*Thanks to the good folks at the Baddish Group for the sample.
(Had to do it…you can never hear that song too many times.)
Superstitions are really pretty silly when you come right down to it. For example, there’s almost no way stepping on a crack could break a mother’s back, but they’d never come to be superstitions if something hadn’t happened to make people believe they’re true. Perhaps some obsessive-compulsive politician never stepped on any cracks whilst walking, and then one day, whooops…did so, only to find out that his mother was in traction shortly after. Nevermind that his mother actually broke her back when she slipped on a piece of ham and that the crack had nothing to do with it, this politician, being fairly self-absorbed as politicians are apt to be, figures his wanton crack-stepping is to blame, starts up a big media campaign and the next thing you know, mom’s back and shoddy pavement are forever linked in people’s minds.
I’m not sure which came first, the Isle of Jura Distillery’s name for this particular whisky or the superstition they’ve cleverly invented/attached to it. The bottle is adorned with an Egyptian Ankh, the ancient symbol for everlasting life back when pharaohs killed thousands of slaves building their mammoth…tombs (hmmm, guess they should’ve used more Ankhs). Thankfully, Jura doesn’t put such weighty expectation on their Ankh: when pouring, hold the bottle with the Ankh in the palm of your hand and you’ll have good fortune. Simple as that, and though perhaps a little vague, no one’s going to turn down good fortune, be it a winning lottery ticket or just one last beer in the fridge when you thought there was none. Jura’s Superstition is a unique combination of mostly older (13- 21 year old) unpeated malts and a much smaller percentage of youngish (less than 10 years maybe?) peated malt.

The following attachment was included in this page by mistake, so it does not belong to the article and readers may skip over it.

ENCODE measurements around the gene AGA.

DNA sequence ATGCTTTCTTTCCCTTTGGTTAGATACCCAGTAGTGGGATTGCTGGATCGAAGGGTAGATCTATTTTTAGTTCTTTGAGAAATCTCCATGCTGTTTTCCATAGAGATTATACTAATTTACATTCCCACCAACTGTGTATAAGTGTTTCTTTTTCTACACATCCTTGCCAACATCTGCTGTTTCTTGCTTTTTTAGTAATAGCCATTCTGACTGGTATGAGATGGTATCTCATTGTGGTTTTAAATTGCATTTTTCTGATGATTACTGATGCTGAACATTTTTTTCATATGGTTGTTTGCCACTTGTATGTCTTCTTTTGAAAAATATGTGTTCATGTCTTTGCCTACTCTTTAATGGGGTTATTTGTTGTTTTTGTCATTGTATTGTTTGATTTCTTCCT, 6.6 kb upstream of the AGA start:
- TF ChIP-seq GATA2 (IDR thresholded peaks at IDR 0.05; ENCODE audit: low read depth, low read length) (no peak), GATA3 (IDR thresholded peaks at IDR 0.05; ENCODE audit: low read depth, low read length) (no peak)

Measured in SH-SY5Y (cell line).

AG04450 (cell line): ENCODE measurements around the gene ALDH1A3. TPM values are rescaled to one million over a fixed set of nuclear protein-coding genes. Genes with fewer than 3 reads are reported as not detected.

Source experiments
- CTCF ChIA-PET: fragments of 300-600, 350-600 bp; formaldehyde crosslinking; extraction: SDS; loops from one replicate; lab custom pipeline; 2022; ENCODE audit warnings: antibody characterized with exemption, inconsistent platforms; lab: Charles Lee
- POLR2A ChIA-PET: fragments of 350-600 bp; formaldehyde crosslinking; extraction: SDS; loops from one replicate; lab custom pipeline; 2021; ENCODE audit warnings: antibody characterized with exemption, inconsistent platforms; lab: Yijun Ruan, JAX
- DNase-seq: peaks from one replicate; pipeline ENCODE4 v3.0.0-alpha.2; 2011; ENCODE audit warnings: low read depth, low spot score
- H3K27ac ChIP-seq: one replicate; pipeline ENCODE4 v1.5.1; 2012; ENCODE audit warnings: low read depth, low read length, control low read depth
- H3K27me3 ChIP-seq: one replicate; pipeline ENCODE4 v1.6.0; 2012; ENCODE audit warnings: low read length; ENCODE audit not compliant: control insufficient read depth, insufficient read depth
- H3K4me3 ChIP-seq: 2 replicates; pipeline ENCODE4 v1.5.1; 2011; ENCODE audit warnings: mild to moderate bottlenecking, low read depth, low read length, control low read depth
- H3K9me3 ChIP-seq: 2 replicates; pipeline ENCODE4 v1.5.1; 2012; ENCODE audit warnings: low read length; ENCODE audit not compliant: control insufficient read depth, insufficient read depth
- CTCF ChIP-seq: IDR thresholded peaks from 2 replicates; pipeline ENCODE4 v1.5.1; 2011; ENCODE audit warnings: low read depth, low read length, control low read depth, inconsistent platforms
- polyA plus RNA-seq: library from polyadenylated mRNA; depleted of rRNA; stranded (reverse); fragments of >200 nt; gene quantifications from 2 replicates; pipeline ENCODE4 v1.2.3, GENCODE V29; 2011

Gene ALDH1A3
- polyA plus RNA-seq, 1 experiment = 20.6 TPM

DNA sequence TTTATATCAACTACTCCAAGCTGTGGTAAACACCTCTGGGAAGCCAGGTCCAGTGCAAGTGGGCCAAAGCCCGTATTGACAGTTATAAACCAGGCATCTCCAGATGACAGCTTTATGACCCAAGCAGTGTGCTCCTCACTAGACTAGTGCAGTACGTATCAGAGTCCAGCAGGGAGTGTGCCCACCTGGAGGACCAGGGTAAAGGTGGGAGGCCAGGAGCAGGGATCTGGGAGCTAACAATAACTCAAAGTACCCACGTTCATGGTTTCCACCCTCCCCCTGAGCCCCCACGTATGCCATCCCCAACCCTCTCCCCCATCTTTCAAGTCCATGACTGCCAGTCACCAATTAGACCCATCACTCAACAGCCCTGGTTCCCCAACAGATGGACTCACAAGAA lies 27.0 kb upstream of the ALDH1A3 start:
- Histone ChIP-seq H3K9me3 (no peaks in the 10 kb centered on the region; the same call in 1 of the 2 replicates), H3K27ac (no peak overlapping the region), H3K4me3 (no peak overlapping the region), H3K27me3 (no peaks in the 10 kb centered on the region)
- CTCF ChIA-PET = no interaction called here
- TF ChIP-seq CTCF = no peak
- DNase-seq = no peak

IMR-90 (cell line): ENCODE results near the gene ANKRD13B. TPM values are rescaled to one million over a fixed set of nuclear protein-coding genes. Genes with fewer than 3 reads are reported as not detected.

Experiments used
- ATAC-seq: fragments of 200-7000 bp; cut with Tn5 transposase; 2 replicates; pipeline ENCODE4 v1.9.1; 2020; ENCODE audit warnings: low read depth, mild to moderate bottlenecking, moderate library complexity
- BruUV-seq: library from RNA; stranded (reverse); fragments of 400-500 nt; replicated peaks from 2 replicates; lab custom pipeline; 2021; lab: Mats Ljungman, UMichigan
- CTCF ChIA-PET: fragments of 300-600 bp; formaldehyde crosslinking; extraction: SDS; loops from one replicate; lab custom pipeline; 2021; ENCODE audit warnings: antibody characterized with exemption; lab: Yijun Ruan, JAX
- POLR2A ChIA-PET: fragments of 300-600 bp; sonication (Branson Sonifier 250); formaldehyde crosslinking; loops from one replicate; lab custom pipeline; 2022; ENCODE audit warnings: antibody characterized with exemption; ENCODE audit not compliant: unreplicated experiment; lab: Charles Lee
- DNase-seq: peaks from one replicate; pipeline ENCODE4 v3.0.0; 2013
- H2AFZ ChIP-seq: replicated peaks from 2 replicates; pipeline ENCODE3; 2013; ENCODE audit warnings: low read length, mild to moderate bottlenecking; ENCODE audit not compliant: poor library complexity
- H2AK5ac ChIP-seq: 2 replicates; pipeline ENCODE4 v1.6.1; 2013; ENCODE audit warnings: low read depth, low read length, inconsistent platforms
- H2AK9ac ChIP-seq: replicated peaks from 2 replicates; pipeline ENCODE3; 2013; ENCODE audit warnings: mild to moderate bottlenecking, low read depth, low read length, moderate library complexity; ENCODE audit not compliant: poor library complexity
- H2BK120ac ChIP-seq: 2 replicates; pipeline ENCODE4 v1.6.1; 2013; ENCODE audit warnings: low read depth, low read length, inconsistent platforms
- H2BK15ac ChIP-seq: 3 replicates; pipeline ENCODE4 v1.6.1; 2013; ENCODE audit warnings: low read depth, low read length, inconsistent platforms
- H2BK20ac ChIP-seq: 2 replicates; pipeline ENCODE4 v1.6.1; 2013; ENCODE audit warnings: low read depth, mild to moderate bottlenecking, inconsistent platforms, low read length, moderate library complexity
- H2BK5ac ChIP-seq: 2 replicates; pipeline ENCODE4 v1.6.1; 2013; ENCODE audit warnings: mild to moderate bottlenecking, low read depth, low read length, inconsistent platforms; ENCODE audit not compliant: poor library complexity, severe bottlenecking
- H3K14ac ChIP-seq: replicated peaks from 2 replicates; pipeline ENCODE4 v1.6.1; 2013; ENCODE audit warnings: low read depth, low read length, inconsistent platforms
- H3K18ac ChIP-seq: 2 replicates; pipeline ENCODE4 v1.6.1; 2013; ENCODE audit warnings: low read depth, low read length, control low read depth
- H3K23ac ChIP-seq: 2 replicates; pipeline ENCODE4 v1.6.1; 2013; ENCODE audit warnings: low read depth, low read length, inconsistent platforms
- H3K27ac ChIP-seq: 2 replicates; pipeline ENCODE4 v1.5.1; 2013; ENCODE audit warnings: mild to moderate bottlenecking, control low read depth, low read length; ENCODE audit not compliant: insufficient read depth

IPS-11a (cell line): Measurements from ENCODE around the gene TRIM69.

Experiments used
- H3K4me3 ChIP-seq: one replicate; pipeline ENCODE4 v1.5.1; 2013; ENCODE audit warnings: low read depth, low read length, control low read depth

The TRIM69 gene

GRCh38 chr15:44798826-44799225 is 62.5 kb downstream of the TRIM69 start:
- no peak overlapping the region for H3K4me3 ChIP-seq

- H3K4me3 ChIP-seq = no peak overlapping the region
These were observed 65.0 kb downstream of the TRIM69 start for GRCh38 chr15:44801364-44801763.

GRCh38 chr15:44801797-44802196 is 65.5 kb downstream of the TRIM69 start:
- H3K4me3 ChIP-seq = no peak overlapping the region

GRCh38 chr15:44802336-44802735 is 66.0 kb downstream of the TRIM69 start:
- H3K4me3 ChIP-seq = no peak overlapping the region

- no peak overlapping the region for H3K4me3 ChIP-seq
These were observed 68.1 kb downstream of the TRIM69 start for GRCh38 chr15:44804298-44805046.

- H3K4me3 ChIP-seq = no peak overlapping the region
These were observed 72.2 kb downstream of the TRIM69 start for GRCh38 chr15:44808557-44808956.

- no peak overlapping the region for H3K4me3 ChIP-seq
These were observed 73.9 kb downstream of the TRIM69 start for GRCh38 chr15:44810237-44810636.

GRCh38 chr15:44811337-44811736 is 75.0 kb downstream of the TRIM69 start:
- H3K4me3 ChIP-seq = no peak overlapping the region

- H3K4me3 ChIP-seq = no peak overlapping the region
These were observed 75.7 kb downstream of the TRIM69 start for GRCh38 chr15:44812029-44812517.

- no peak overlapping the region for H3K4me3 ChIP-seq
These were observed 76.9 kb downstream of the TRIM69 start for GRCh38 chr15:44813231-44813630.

The Nose: Chocolate covered peat. There’s not really much smoke here, just an earthy, slightly medicinal peatiness coupled with notes of chocolate fudge, burnt toffee and vanilla. Behind that, stewed raisins, candied orange, and roasted nuts. Subtler notes of polished oak and faint smoldering grass hover in the background.
The Palate: A creamy, almost fruit syrup entry slowly turns into more chocolatey grain. The peat is stronger on the palate than on the nose, along with nice baking spice notes, it calmly waltzes in as a slightly astringent, medicinal counterpoint to the sweetness and steadily grows into burst of greenish wood smoke towards the end. A nutty saltiness grows alongside the peat with nice, tannic wood notes as well.
The Finish: That sweetened peat trails off slowly, leaving nutty, slightly salty and bitter notes at the very end.
Thoughts: I really enjoyed the Superstition. While perhaps a little blunt in its mature, sweetened grain and youthful peat combination, it progresses from the nose to the finish really nicely. It’s well-balanced and well-integrated, without that disjointed-ness some other mildly peated, sweet drams have. A much more interesting malt than the 10 or 16 year old, and for around $45, a pretty good value.
Isle of Jura Superstition, Island, Jura